by Staff Writers
New York (AFP) Oct 27, 2011
Hewlett-Packard reversed course on Thursday and said it will keep its personal computer division after reviewing a proposal by its former chief executive to spin off the unit.
"HP objectively evaluated the strategic, financial and operational impact of spinning off PSG (the Personal Systems Group)," HP chief executive Meg Whitman said in a statement.
"It's clear after our analysis that keeping PSG within HP is right for customers and partners, right for shareholders, and right for employees," Whitman said. "HP is committed to PSG, and together we are stronger."
Whitman took over as HP's president and chief executive on September 22, replacing Leo Apotheker, who was ousted by the board of directors after less than a year at the helm of the world's biggest computer maker.
Spinning off the PC division had been proposed by Apotheker, a veteran of German business software giant SAP, as part of a shift towards software and services for businesses.
The low-margin PC market has been flat amid an astronomical increase in powerful smartphones and the arrival of hot-selling tablet computers such as Apple's iPad.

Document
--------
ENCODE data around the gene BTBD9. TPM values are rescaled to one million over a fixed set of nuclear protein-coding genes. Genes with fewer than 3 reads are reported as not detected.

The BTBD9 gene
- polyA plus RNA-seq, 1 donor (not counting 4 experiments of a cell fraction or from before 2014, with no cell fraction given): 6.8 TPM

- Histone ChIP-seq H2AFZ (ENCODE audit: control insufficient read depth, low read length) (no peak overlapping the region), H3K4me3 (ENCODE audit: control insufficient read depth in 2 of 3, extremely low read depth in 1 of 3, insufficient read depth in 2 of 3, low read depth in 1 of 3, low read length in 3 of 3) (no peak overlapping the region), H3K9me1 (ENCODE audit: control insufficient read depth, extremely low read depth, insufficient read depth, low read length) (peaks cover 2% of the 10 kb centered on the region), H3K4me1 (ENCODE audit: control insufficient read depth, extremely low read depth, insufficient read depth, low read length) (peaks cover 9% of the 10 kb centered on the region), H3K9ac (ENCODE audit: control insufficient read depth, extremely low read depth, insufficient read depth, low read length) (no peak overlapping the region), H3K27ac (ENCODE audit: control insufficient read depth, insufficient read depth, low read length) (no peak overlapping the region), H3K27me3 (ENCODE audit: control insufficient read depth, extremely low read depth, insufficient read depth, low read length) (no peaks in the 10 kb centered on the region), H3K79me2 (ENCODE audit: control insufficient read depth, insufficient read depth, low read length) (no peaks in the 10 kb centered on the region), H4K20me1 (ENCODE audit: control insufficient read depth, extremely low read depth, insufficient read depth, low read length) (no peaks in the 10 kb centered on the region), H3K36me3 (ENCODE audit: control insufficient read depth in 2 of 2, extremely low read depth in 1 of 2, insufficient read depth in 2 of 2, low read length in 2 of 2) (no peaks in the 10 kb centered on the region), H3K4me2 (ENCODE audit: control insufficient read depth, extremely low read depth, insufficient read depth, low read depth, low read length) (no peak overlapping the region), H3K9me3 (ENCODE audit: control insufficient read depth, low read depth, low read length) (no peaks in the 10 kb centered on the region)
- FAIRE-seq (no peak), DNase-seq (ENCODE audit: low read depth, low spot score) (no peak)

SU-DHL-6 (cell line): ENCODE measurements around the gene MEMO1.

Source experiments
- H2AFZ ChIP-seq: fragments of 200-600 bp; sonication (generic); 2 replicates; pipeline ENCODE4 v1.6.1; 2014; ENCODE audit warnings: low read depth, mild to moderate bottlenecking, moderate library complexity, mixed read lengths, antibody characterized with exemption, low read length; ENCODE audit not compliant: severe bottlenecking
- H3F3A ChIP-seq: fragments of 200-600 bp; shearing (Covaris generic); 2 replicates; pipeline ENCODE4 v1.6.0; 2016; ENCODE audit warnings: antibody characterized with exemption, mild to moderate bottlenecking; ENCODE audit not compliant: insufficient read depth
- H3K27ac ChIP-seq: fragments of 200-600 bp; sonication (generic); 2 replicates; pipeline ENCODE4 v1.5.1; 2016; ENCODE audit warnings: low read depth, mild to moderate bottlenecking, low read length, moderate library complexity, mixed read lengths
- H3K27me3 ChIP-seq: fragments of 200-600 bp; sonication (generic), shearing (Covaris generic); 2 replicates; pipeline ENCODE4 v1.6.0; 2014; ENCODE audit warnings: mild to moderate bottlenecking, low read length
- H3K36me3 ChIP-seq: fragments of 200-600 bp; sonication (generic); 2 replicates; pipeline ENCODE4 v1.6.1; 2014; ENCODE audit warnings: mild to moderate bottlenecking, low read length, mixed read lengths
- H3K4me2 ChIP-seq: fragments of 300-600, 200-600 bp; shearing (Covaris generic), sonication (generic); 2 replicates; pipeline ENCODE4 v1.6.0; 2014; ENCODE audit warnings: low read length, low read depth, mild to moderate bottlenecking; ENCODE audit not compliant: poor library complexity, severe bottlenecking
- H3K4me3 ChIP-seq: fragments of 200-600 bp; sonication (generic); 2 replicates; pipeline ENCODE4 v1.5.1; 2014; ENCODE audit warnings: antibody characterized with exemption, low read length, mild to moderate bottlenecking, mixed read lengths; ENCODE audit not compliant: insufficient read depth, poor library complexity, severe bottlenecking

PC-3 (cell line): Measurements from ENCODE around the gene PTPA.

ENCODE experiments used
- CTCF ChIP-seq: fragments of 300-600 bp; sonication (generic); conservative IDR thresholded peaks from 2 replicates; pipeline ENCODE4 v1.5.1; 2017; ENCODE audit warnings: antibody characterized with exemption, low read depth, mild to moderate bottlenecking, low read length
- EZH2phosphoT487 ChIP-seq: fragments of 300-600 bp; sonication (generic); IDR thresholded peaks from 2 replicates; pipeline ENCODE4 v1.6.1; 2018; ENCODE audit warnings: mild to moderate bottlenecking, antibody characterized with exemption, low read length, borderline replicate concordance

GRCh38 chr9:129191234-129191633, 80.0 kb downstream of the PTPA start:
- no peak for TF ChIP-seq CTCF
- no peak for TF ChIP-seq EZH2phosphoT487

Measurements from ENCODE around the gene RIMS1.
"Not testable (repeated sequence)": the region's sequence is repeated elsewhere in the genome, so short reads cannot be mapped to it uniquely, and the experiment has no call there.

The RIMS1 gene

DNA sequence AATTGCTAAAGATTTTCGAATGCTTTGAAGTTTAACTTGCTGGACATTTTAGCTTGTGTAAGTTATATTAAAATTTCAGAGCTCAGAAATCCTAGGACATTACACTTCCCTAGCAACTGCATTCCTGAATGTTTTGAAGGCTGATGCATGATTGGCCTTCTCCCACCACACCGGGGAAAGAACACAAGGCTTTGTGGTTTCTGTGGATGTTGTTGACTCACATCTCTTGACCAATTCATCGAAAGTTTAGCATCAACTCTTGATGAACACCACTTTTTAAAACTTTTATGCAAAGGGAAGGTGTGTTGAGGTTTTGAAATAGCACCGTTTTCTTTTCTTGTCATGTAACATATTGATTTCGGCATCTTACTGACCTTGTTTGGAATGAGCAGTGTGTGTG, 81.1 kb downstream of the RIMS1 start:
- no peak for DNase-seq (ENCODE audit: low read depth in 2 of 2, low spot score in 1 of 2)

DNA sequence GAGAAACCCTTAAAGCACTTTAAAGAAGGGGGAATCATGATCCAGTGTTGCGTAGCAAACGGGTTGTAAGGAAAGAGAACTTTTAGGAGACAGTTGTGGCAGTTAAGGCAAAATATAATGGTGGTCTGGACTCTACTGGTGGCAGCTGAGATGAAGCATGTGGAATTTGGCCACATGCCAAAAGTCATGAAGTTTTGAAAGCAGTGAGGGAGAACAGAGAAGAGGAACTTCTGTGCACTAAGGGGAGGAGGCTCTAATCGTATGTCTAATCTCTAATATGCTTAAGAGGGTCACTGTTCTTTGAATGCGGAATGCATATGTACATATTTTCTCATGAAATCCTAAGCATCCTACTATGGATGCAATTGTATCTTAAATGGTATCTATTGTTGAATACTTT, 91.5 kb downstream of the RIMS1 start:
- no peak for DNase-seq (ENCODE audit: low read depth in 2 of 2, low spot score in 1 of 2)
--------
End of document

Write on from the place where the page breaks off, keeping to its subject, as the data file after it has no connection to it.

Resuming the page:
In its statement Thursday, HP said the PC unit would be "a key component of HP's strategy to deliver higher value, lasting relationships with consumers, small- and medium-sized businesses and enterprise customers."
"As part of HP, PSG will continue to give customers and partners the advantages of product innovation and global scale across the industry's broadest portfolio of PCs, workstations and more," said Todd Bradley, the executive vice president of HP's Personal Systems Group.
"We intend to make the leading PC business in the world even better," he added.
HP shares were up 0.59 percent at $27.15 in after-hours trading after gaining 4.82 percent on Wall Street on Thursday.
Shares in the Palo Alto, California-based HP plunged 20 percent the day after Apotheker announced the possible spin off of the PC unit, and lost 40 percent of their value during his tenure.
As part of his strategic shift, Apotheker also announced the $10.24 billion purchase of British enterprise software company Autonomy and a decision to stop production of the TouchPad tablet computer, HP's rival to the iPad.
HP's acquisition of Autonomy closed earlier this month.
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RIM stock suffers on new tablet software stall
Montreal (AFP) Oct 26, 2011
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